Op-Ed: Tufts history

During tours and first-year orientations, we all get the standard introduction to Tufts history and lore, mostly regarding the legend of Jumbo and his tail. If the guide is feeling particularly deep, they will recite Charles Tufts’ famous line when asked what he would do with “that bleak hill over in Medford.”

“I will put a light on it.”

As nice of a story as this is, an understanding of Tufts isn’t complete without its multifaceted history. As members of the greater Tufts community, we owe it to ourselves to engage critically with the history of the land around us.

When we think of history, we think of middle school quizzes asking us to name the three main differences between the Federalist and Anti-Federalist parties. In this context, it’s easy to scoff at the ivory tower discipline inapplicable to daily life. When we travel to somewhere ‘historic,’ however, we realize that geographic history matters, as when we charge up Bunker (in reality Breed’s) Hill and yell, “Don’t fire until you see the whites of their eyes.”

At Tufts, discovering history is a bit more difficult. We tend to think that a history here begins with orientation and ends with graduation or is locked up in some dusty books in the history department. However, the history around us serves as a record of America’s dark racial past, as well as a predecessor for our own modern progressivism. At one point, the land around Tufts served as a slaveholding plantation, and at another, a site of the violent fight against slavery.

It must be noted that before European colonization, the Boston area was home to the Massachuset people. In the summers, they lived and fished around the natural harbor of Quonehassit, now Boston Harbor. During the frigid New England winters, they moved up the Charles and Mystic Rivers to the surrounding hills.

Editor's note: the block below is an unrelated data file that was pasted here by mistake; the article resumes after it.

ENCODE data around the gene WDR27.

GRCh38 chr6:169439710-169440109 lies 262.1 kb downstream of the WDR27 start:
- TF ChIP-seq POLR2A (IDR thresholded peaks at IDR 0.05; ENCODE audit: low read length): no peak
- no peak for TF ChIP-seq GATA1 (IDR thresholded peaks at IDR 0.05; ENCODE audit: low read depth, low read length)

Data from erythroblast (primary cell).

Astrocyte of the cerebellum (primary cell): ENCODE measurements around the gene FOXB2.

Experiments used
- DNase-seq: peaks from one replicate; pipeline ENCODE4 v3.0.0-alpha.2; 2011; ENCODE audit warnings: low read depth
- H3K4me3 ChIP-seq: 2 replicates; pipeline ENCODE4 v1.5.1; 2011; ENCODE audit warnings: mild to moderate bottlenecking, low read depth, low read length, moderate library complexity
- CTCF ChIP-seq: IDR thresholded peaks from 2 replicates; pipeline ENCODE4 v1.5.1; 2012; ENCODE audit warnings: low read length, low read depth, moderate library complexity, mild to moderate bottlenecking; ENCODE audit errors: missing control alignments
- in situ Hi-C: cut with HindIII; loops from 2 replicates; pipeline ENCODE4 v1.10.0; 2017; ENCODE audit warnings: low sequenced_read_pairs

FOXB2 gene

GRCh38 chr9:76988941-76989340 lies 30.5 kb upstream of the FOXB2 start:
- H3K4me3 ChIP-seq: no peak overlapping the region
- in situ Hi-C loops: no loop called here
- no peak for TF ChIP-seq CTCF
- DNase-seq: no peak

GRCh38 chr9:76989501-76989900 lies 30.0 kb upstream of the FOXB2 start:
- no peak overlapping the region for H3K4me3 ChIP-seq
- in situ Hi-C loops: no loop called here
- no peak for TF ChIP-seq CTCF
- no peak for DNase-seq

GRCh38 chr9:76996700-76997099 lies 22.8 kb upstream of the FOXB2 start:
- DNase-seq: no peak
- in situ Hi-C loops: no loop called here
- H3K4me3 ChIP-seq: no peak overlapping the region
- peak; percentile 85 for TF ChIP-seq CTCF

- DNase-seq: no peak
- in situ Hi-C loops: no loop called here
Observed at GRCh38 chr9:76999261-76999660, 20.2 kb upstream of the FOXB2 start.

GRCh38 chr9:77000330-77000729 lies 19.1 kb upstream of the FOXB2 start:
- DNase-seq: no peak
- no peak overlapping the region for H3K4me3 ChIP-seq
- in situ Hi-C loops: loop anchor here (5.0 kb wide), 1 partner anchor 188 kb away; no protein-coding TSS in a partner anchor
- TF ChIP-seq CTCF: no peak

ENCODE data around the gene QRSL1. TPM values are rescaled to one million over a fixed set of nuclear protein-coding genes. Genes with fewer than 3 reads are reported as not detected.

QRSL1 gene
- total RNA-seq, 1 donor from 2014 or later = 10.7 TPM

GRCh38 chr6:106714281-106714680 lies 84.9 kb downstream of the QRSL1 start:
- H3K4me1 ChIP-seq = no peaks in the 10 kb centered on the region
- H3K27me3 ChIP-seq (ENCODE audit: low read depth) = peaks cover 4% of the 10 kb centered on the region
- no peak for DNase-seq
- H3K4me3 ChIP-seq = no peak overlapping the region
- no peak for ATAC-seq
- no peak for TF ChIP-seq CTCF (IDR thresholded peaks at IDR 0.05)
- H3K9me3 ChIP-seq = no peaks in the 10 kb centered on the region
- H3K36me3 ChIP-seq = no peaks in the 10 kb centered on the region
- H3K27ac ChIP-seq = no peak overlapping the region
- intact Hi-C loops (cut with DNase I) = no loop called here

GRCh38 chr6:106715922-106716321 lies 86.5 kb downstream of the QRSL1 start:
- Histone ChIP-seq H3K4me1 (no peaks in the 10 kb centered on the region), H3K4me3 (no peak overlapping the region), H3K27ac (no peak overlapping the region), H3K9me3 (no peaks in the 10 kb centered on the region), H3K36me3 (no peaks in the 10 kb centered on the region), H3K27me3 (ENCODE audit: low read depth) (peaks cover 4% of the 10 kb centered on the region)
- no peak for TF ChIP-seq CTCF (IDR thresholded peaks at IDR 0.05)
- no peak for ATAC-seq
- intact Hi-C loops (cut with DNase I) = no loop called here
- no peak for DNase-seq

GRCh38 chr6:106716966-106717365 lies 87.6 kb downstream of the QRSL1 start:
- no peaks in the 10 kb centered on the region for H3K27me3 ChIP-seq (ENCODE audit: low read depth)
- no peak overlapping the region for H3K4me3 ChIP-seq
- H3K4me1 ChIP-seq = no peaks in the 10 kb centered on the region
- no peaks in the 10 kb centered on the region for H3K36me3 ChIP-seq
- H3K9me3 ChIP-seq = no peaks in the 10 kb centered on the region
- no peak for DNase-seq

During early English colonization, the land surrounding Tufts was no stranger to slavery. Isaac Royall, owner and proprietor of the Royall House (just over a quarter mile from Cousens Gym), was part of one of the largest slaveholding families in the Thirteen Colonies. In the years preceding the American Revolution, slaves tended the land where we now play soccer, lacrosse and baseball. Perhaps, if they had a spare hour, they enjoyed the breeze and view at the top of Walnut Hill as we do now on Tisch roof. Belinda Sutton, one of Royall’s former slaves, repeatedly sought financial reparations for her servitude from the Royall estate from 1783 to 1793. Her petitions to the Massachusetts General Court are some of the first writings by an African-American woman. Today, the Royall House and Slave Quarters is a museum to the plantation’s barbaric history, right on George Street.

In the mid-1800s, the lands surrounding Tufts were home to the abolitionist fervor that gripped many in New England. Medford-born George Luther Stearns, a descendant of Puritans, lived on his estate where Cousens Gym now stands. As many still do, he commuted into Boston for work as a businessman. He and his wife Mary were fervent abolitionists and housed escaped slaves on the Underground Railroad on their way to Canada. The Stearns also hosted the abolitionist John Brown at their estate numerous times. Mary Stearns was so taken with his cause that the Stearns supported Brown with pikes and rifles in his 1859 raid on Harpers Ferry.

These are just a few stories of the many years that Tufts has endured. Today, we’re still pushing the edge of social justice, just as Mrs. Sutton and George and Mary Stearns did. However, it’s important to recognize the dance of privilege and power that has made its impact on the land around us for hundreds of years. You don’t have to be a history major to engage with the past. The hard work has already been done by the historians, archivists and archaeologists of various organizations like the Tufts Digital Collections and Archives, the African American Freedom Trail Project, and the Royall House and Slave Quarters for all of us to enjoy.

We must understand the history of the land we live, work and study on. So the next time you walk past the front of Cousens Gym, look for a small boulder with a plaque or check out the bearded busts by the Tisch Library reading room entrance. That’s all you need to reach back to the Tufts of 1853.

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